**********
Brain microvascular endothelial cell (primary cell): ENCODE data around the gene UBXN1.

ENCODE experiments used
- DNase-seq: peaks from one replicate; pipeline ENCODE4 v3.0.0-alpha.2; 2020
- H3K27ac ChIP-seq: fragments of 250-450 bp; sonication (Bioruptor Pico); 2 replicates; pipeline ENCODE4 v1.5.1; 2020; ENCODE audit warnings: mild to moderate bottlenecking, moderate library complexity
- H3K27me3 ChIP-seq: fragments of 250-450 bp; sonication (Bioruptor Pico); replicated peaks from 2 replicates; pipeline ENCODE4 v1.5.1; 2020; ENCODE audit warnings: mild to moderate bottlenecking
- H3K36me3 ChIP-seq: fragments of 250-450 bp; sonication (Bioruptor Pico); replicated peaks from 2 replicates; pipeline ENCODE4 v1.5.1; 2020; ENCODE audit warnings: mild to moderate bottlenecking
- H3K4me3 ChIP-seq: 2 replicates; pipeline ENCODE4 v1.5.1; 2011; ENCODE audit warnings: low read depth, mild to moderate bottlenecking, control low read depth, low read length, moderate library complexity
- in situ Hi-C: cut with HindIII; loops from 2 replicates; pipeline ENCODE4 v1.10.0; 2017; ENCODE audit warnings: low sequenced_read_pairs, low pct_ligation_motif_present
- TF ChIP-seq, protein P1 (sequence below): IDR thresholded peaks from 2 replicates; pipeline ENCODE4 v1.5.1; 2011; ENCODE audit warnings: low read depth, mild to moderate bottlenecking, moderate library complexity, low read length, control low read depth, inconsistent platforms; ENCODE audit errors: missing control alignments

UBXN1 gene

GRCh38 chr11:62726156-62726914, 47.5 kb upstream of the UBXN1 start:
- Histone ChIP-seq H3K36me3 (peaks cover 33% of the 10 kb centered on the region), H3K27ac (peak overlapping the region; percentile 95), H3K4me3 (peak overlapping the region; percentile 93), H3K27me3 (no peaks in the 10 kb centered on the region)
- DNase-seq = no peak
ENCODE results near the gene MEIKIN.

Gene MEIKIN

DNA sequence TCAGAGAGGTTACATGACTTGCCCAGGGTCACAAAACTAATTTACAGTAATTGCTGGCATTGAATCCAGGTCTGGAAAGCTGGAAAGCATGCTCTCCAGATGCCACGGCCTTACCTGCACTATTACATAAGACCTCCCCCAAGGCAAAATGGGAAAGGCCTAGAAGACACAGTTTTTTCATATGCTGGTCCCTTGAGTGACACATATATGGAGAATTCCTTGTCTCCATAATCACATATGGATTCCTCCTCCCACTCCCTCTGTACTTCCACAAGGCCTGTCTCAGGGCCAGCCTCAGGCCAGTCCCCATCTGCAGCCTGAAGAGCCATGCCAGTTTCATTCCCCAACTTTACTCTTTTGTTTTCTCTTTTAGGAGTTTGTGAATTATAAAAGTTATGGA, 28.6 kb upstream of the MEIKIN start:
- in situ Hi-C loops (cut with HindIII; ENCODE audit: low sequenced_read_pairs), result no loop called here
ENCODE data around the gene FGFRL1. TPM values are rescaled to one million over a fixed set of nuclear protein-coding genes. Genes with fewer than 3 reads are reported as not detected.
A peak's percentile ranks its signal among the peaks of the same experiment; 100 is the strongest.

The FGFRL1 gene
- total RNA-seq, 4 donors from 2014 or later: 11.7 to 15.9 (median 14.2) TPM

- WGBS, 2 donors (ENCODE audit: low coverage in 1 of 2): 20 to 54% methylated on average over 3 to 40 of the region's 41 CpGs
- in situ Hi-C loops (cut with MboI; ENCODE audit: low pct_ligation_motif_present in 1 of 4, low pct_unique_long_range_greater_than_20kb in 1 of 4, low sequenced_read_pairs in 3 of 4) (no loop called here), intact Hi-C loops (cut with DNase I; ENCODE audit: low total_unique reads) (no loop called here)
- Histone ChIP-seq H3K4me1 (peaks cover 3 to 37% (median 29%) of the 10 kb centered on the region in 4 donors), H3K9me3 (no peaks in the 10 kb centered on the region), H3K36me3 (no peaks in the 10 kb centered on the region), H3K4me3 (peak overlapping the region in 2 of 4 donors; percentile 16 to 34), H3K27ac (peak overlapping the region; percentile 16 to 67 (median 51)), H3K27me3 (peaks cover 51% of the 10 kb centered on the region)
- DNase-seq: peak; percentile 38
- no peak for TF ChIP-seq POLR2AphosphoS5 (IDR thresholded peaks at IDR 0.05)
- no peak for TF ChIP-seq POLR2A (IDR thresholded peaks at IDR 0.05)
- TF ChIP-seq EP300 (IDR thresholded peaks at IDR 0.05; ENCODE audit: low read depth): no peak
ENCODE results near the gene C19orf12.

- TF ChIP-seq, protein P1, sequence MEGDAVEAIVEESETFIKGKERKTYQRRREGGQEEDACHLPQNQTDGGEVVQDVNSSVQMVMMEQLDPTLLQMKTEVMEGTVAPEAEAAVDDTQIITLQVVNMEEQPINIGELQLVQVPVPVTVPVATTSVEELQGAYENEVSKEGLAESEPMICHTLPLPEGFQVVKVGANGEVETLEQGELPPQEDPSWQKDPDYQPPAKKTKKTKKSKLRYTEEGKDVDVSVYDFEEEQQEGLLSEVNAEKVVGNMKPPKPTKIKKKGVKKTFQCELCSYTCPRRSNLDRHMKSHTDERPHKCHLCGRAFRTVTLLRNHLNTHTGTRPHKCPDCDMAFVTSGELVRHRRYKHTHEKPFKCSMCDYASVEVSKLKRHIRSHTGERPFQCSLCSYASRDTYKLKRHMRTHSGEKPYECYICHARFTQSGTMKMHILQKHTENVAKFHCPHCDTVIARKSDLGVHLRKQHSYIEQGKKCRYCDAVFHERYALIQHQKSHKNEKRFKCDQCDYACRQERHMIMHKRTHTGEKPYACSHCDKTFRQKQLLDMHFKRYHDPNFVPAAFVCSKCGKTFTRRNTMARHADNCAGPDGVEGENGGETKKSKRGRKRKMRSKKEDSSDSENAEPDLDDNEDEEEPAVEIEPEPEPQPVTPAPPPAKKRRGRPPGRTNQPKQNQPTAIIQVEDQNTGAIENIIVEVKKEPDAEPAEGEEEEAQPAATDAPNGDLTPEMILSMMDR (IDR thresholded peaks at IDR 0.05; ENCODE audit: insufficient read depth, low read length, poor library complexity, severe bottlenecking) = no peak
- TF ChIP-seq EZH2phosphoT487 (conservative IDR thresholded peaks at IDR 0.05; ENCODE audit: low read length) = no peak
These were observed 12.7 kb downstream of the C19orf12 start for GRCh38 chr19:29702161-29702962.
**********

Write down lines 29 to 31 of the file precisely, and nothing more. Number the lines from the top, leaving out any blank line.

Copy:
ENCODE results near the gene C19orf12.

- TF ChIP-seq, protein P1, sequence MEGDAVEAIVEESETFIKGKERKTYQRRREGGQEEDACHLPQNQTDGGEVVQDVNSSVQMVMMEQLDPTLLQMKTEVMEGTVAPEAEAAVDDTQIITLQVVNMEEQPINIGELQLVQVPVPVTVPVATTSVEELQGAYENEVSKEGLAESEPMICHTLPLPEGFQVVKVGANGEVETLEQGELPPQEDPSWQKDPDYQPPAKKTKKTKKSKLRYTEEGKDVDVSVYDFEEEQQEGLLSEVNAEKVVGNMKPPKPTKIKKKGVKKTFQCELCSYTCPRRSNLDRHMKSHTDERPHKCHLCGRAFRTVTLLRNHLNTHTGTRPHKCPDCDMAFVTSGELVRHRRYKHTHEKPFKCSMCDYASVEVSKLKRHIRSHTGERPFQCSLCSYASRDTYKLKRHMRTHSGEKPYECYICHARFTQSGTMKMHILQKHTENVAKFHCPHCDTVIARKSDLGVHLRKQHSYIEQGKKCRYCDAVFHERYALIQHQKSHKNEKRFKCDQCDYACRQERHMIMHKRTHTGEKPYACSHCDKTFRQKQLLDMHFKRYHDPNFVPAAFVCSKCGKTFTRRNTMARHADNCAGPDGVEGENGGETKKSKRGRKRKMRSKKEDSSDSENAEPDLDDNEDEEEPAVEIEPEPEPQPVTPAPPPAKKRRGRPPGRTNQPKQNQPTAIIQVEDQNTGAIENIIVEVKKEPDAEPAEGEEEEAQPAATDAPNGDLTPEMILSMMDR (IDR thresholded peaks at IDR 0.05; ENCODE audit: insufficient read depth, low read length, poor library complexity, severe bottlenecking) = no peak
- TF ChIP-seq EZH2phosphoT487 (conservative IDR thresholded peaks at IDR 0.05; ENCODE audit: low read length) = no peak